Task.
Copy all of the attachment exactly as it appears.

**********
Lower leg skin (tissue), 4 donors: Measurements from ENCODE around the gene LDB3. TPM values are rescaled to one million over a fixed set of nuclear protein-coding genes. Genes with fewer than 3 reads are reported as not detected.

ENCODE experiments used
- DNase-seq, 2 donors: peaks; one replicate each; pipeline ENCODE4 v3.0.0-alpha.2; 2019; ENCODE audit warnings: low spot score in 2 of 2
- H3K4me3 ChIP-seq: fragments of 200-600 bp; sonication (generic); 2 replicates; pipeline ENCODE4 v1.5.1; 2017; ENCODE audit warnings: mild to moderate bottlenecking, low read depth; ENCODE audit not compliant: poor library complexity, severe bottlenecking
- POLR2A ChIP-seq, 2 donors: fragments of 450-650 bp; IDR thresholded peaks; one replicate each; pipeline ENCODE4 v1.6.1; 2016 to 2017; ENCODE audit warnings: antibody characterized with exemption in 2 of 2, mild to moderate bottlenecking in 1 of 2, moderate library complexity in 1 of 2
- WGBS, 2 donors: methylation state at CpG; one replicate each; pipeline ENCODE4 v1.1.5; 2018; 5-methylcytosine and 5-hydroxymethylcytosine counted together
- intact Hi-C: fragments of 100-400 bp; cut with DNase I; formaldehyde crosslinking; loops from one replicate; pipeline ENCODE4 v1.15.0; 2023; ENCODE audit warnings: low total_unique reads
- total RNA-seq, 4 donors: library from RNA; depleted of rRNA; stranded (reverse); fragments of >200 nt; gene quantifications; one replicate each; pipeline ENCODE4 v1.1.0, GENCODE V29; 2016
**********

Lower leg skin (tissue), 4 donors: Measurements from ENCODE around the gene LDB3. TPM values are rescaled to one million over a fixed set of nuclear protein-coding genes. Genes with fewer than 3 reads are reported as not detected.

ENCODE experiments used
- DNase-seq, 2 donors: peaks; one replicate each; pipeline ENCODE4 v3.0.0-alpha.2; 2019; ENCODE audit warnings: low spot score in 2 of 2
- H3K4me3 ChIP-seq: fragments of 200-600 bp; sonication (generic); 2 replicates; pipeline ENCODE4 v1.5.1; 2017; ENCODE audit warnings: mild to moderate bottlenecking, low read depth; ENCODE audit not compliant: poor library complexity, severe bottlenecking
- POLR2A ChIP-seq, 2 donors: fragments of 450-650 bp; IDR thresholded peaks; one replicate each; pipeline ENCODE4 v1.6.1; 2016 to 2017; ENCODE audit warnings: antibody characterized with exemption in 2 of 2, mild to moderate bottlenecking in 1 of 2, moderate library complexity in 1 of 2
- WGBS, 2 donors: methylation state at CpG; one replicate each; pipeline ENCODE4 v1.1.5; 2018; 5-methylcytosine and 5-hydroxymethylcytosine counted together
- intact Hi-C: fragments of 100-400 bp; cut with DNase I; formaldehyde crosslinking; loops from one replicate; pipeline ENCODE4 v1.15.0; 2023; ENCODE audit warnings: low total_unique reads
- total RNA-seq, 4 donors: library from RNA; depleted of rRNA; stranded (reverse); fragments of >200 nt; gene quantifications; one replicate each; pipeline ENCODE4 v1.1.0, GENCODE V29; 2016